Special "surgery hubs" need to be established in England to tackle the "colossal backlog" of non-urgent procedures built up during the pandemic, the Royal College of Surgeons (RCS) has said.
It said if the situation was not tackled, waiting lists would become "insurmountable".
The proposed hubs would allow planned surgery to take place in every region of England should there be a fresh wave of COVID-19 cases, or other severe pressures caused by flu.
RCS also called on the government to commit to spending an extra £1bn on surgery annually for the next five years as part of 12 recommendations which are "long and short-term measures designed to improve the future sustainability of surgical services".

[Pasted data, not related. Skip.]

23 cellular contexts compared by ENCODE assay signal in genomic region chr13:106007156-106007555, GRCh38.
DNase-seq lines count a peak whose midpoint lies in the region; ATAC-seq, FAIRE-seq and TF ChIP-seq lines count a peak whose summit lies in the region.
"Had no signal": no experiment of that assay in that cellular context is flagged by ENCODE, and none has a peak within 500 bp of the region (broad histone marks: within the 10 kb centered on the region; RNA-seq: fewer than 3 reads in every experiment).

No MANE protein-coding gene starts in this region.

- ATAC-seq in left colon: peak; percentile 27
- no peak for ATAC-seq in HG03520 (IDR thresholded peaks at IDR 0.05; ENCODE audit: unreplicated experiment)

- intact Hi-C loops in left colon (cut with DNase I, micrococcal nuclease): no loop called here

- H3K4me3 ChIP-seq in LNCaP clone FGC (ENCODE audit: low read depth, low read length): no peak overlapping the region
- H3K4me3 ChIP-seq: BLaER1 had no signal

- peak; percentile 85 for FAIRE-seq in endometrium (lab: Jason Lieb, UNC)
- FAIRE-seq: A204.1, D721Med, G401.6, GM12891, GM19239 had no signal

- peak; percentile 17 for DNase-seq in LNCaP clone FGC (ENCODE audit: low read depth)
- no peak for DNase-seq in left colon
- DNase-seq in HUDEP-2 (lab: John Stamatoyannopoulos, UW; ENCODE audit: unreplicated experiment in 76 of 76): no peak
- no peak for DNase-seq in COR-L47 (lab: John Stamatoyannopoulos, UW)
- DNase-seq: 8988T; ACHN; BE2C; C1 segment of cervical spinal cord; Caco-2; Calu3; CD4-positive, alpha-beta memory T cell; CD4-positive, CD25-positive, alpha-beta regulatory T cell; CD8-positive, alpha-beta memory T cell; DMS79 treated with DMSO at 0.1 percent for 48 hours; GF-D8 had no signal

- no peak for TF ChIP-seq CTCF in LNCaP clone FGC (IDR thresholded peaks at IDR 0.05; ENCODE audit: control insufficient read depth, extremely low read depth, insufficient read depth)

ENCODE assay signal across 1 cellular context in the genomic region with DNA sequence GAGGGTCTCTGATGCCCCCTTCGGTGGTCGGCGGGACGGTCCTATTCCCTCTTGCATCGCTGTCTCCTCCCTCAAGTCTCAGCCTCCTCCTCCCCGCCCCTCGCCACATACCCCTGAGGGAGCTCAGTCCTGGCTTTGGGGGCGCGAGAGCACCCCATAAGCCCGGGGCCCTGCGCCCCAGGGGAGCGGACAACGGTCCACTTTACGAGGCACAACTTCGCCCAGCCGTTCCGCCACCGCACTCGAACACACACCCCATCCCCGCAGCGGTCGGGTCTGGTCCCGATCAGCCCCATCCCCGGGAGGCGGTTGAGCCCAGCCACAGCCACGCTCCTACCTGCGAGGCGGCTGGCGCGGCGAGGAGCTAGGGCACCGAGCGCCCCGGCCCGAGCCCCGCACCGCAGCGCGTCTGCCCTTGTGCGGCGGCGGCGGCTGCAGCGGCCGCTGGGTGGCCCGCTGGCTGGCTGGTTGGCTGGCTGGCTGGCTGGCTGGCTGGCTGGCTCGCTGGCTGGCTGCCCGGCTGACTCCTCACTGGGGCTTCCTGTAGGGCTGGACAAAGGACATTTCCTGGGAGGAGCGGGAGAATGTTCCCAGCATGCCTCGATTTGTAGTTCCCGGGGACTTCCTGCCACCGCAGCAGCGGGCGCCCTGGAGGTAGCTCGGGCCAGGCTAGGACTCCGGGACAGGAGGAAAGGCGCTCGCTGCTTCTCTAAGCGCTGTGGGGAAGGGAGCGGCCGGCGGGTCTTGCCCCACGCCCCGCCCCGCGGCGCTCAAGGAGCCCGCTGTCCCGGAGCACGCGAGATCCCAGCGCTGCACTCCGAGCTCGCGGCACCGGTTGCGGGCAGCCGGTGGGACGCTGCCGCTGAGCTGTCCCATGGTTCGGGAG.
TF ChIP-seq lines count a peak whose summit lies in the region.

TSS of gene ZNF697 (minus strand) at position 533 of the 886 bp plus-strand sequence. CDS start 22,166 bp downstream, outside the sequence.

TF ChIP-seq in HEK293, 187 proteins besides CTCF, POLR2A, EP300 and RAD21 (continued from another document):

Elective surgeries – such as hip and knee replacements – were cancelled during the early stages of the coronavirus pandemic, and 4.95 million people were waiting to start NHS hospital treatment at the end of March – the highest number since records began in August 2007.
Professor Neil Mortensen, president of the RCS, said: "We need government support for a New Deal for Surgery to reduce the colossal backlog in elective surgery and to help the NHS weather future pandemics.
"Surgery must be available on the NHS all year round, not stop and start.
"If a dangerous new variant of COVID-19 takes hold, or another bad flu arrives in the autumn, we cannot allow surgery to grind to a halt again or waiting lists will become insurmountable."